Before we continue our exploration of truthiness in C#, a brief digression. I mentioned last time the “knights and knaves” puzzles of logician Raymond Smullyan. Though I do enjoy those puzzles, my favourite of his puzzles are his chess puzzles, and my second favourite are his combinatory logic puzzles. Here’s an example of the latter, adapted from the puzzle on page 134 of Satan, Cantor and Infinity.
We have an alphabet consisting of the letters S, E, R, M, K and V. You can make strings out of these letters; a “string” is defined as a ordered sequence of letters drawn from the given alphabet; the sequence can be of any finite length. Some strings are said to “name” other strings.
I’ll use “x” and “y” as variables that stand in for strings, and furthermore we can assume that x and y never stand for empty strings. (And that moreover, in the fourth rule, y is a string with at least two characters.) The rules of naming are:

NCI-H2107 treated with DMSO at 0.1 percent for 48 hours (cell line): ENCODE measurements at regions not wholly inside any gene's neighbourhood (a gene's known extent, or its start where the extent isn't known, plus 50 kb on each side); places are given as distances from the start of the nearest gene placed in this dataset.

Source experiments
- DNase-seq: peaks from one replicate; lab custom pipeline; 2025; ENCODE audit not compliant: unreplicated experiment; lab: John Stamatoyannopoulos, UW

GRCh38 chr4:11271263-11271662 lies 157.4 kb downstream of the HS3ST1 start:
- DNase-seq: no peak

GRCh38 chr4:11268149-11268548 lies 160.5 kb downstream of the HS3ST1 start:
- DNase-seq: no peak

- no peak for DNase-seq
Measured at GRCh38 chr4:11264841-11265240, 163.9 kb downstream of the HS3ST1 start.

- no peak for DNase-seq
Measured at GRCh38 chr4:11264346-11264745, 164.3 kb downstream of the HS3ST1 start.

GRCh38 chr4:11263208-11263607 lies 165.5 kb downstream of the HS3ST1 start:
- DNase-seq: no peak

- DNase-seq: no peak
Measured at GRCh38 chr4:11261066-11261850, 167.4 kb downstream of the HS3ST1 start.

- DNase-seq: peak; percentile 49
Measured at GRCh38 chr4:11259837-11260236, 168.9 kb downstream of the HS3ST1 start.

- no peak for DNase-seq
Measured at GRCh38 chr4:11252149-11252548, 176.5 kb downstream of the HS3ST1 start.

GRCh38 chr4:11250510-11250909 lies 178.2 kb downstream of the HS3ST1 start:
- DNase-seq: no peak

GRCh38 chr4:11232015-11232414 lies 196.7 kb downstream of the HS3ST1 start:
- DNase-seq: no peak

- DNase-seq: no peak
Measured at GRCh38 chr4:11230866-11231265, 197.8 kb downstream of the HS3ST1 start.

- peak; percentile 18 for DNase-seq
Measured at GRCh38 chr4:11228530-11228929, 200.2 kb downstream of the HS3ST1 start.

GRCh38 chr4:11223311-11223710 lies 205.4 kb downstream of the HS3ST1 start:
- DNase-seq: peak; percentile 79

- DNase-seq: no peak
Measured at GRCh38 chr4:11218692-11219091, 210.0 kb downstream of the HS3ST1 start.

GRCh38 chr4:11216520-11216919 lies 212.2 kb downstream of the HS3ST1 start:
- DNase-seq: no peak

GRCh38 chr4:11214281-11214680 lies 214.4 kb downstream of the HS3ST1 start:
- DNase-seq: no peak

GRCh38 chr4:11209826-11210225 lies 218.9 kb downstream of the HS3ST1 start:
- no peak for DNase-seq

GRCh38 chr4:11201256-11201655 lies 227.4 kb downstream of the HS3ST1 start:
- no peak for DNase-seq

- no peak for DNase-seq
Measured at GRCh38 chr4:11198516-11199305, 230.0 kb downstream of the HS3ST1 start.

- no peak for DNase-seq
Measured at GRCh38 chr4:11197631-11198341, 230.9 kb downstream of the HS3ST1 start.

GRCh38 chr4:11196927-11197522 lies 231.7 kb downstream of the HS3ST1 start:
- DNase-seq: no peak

- SxE names x
- if x names y then Rx names yy
- if x names y then Mx names SyE
- if x names y then Kx names the string formed by removing the leftmost character from y
- if x names y then Vx names the string formed by reversing the letters of y
So, for example, SRME names RM, by the first rule. Because SRME names RM, we know that RSRME names RMRM by the second rule. And thus KRSRME names MRM.
There has been a small amount of confusion in the comments; note that I am not saying that some strings are “legal” and some are “illegal” in any way; rather, I am saying that some strings just happen to “name” other strings. A string that does not name any other string is still a perfectly “good” string; no string is more or less valid than any other. “RM” for example does not name any string.
The challenge — which probably will not be too hard for computer programmers, but will be a bit tricky for non-programmers who haven’t read the fifteen pages of easier puzzles leading up to this one — is to find a string that names itself. Smullyan’s solution is 18 letters long and he challenges the reader to find a shorter one. I have found a 12 letter solution. I conjecture that 12 letters is the smallest such string, but I have not proven it. I’ll put both Smullyan’s solution and my solution in the comments. Good luck!
UPDATE: There is a nine-letter solution, and it is minimal. Nice work!